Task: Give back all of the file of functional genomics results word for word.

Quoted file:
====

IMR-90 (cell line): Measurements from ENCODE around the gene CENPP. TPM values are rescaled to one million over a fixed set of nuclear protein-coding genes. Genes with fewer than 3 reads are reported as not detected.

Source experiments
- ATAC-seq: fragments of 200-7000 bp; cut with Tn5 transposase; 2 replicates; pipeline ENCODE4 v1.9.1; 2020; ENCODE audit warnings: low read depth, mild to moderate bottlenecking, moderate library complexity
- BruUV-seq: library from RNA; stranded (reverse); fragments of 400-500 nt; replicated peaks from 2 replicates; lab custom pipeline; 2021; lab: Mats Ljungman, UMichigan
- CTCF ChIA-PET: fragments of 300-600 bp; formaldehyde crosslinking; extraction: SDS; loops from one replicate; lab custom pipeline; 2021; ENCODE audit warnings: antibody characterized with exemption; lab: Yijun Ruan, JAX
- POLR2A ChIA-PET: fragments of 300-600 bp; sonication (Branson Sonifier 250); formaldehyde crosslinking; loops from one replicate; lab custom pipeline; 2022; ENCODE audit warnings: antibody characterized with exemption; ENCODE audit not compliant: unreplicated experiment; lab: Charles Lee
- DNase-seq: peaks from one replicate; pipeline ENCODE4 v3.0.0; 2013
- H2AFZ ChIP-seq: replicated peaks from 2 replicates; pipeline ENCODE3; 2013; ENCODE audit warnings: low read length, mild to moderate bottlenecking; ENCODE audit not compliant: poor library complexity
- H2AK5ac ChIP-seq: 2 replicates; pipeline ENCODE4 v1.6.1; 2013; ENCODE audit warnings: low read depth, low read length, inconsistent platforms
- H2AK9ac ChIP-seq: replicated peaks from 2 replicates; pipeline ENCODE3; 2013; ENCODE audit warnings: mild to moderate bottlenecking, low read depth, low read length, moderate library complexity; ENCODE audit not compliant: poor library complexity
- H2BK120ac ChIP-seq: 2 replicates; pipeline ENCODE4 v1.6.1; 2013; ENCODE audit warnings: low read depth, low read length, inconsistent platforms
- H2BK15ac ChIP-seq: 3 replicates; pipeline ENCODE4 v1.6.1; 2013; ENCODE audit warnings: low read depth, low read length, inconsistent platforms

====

IMR-90 (cell line): Measurements from ENCODE around the gene CENPP. TPM values are rescaled to one million over a fixed set of nuclear protein-coding genes. Genes with fewer than 3 reads are reported as not detected.

Source experiments
- ATAC-seq: fragments of 200-7000 bp; cut with Tn5 transposase; 2 replicates; pipeline ENCODE4 v1.9.1; 2020; ENCODE audit warnings: low read depth, mild to moderate bottlenecking, moderate library complexity
- BruUV-seq: library from RNA; stranded (reverse); fragments of 400-500 nt; replicated peaks from 2 replicates; lab custom pipeline; 2021; lab: Mats Ljungman, UMichigan
- CTCF ChIA-PET: fragments of 300-600 bp; formaldehyde crosslinking; extraction: SDS; loops from one replicate; lab custom pipeline; 2021; ENCODE audit warnings: antibody characterized with exemption; lab: Yijun Ruan, JAX
- POLR2A ChIA-PET: fragments of 300-600 bp; sonication (Branson Sonifier 250); formaldehyde crosslinking; loops from one replicate; lab custom pipeline; 2022; ENCODE audit warnings: antibody characterized with exemption; ENCODE audit not compliant: unreplicated experiment; lab: Charles Lee
- DNase-seq: peaks from one replicate; pipeline ENCODE4 v3.0.0; 2013
- H2AFZ ChIP-seq: replicated peaks from 2 replicates; pipeline ENCODE3; 2013; ENCODE audit warnings: low read length, mild to moderate bottlenecking; ENCODE audit not compliant: poor library complexity
- H2AK5ac ChIP-seq: 2 replicates; pipeline ENCODE4 v1.6.1; 2013; ENCODE audit warnings: low read depth, low read length, inconsistent platforms
- H2AK9ac ChIP-seq: replicated peaks from 2 replicates; pipeline ENCODE3; 2013; ENCODE audit warnings: mild to moderate bottlenecking, low read depth, low read length, moderate library complexity; ENCODE audit not compliant: poor library complexity
- H2BK120ac ChIP-seq: 2 replicates; pipeline ENCODE4 v1.6.1; 2013; ENCODE audit warnings: low read depth, low read length, inconsistent platforms
- H2BK15ac ChIP-seq: 3 replicates; pipeline ENCODE4 v1.6.1; 2013; ENCODE audit warnings: low read depth, low read length, inconsistent platforms